There is artron energy in a union. Doctor Who stories don't often dwell on where the money comes from to build an evil empire; Daleks usually rely on slave labour, not as any kind of script comment on slave labour, just to explain it away so we can all get on with an action adventure, and there's nothing wrong with that. But Revelation dwells on the political and economic twists that Davros has gone through to build up his new breed of Daleks. Like everything in this story, it's not very well integrated, nor properly developed, but it does make an interesting change. In his debut, Davros is something of a political animal, but Saward is the first to develop this further, just one example of an ongoing effort on behalf of all the creators and writers of Doctor Who to address real world concerns within its narrative. Even Saward.

Recent seismic political events in my birthplace and home have given me pause for sombre reflection. I have always believed any union of like-minded persons or countries is worth fighting for, though as with any joint enterprise there will always have to be compromises. We learn and grow in relationships with others, and the more diverse a range of other people we interact with, the better and further we progress. Consequently, I have never trusted any cult of individuality from whichever political wing it has emerged. Have so many years of exposure to Doctor Who contributed to this credo?

Because of its structure, Doctor Who can suggest that solutions mainly come from a lone charismatic individual, a figure that has consciously rejected the wider society he was born into, and continues to resist conformity and convention. At a superficial level, this could place the Doctor as one who wants to claim sovereignty of his own little patch. Does he like to be the one in charge at all costs? Well, great swathes of the show’s stories (including the whole season in 2014) have dwelt on that question, but it’s always been a battle within him, that mirrors a fundamental choice within all of us: control versus cooperation, loneliness versus community. And from the start, he’s never been an isolationist, nor has he ever got on well with those with a dislike of the unlike. His rejection of his own society was balanced with a passion to explore and help every society to which he journeyed. He’s no Little Gallifreyer.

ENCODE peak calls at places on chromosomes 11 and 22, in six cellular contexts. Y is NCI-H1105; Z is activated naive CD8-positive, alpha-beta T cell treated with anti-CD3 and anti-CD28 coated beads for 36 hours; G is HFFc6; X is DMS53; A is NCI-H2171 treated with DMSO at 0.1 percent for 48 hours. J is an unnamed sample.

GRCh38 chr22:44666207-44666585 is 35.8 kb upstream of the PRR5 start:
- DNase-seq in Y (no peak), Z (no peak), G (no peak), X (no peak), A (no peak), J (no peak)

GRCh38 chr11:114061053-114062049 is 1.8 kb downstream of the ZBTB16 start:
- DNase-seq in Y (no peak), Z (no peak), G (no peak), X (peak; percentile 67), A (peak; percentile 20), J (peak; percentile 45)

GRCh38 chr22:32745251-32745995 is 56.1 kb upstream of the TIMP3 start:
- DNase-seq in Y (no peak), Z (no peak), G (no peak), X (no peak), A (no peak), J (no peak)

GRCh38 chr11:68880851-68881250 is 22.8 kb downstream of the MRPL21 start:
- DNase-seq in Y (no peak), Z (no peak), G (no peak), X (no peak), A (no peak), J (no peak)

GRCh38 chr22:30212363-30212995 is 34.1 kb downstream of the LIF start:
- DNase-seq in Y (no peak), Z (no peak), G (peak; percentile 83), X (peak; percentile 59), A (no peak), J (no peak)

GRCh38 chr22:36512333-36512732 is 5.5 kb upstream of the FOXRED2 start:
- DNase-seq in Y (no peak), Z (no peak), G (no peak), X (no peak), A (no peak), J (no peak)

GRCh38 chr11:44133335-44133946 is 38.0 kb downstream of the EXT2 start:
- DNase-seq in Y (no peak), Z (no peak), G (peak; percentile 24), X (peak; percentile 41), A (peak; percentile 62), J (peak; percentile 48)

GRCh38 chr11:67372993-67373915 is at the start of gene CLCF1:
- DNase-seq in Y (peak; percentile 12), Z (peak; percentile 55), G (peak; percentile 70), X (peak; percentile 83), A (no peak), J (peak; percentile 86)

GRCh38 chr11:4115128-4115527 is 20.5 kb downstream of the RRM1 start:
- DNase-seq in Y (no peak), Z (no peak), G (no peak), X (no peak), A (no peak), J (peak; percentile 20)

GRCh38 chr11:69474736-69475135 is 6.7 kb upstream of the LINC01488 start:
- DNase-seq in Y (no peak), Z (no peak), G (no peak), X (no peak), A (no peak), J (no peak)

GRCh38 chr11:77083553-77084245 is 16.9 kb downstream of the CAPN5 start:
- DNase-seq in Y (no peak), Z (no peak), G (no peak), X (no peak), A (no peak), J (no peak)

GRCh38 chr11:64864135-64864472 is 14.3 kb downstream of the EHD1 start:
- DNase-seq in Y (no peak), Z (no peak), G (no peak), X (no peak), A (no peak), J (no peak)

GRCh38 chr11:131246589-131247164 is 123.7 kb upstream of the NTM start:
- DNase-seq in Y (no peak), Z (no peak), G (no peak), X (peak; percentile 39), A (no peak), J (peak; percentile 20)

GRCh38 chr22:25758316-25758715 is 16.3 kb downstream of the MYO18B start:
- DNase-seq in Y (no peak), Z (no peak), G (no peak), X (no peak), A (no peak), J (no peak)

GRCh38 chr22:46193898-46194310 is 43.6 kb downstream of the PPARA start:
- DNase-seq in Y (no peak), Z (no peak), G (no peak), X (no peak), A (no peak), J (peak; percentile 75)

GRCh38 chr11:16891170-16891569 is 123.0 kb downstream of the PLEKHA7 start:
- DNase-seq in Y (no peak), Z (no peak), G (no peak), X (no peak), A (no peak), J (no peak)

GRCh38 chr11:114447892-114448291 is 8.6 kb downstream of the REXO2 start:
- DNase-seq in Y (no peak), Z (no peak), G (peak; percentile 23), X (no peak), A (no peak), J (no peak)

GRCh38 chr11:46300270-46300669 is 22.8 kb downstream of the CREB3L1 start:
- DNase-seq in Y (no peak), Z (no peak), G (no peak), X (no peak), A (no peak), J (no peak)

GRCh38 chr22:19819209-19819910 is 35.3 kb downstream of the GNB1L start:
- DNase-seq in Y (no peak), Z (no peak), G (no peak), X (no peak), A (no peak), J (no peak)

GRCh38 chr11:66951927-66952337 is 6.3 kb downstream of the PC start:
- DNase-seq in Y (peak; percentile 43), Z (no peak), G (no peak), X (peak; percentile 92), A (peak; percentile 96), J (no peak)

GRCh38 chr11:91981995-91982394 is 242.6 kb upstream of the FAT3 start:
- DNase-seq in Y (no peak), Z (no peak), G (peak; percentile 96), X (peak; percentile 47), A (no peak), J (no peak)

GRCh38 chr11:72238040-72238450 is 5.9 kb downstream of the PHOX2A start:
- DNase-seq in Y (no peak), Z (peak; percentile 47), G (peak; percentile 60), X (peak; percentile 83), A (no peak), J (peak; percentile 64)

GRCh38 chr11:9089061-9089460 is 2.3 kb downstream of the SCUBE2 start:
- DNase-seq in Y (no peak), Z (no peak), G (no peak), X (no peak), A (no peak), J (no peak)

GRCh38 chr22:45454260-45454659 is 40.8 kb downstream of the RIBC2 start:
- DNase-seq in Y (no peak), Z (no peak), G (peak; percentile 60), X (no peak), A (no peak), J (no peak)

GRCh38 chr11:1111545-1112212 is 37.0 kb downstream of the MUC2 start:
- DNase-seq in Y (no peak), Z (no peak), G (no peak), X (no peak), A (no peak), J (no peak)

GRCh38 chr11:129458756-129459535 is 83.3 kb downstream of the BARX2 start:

The original series starts with “Kal is not stronger than the whole tribe” and ends with “if we fight like animals, we’ll die like animals”. All the way through, the Doctor has never worked alone, and indeed he spent a long time working for the United Nations. He’s never held back from criticising institutions, but neither has he rejected them. He’s no lone (bad) wolf. In the new series, this is even more pronounced: it is returned to repeatedly that when the Doctor is working alone, it never ends well. He needs a team around him, as much as they need him.

The Jon Pertwee story The Curse of Peladon, of course, directly referenced the United Kingdom’s entry into a union with Europe; it was used less as an allegory than just as a springboard idea, but Peladon still joins the union in the end. I can’t think of any examples which would align to a leave scenario, though there’s certainly many revolutions against the status quo and a lot of criticism of bureaucracy; I’m sure someone could make a case for it, if they were that way inclined. This is a comfort in a way; even as we enter a long period of uncertainty, something like Doctor Who (and many other much more highbrow examples in the lively arts, of course) contain multitudes. Stories can help us make sense of the world, which right now feels more vital than ever.

In Summary:
It's not the apocalypse, it's just a very naughty story.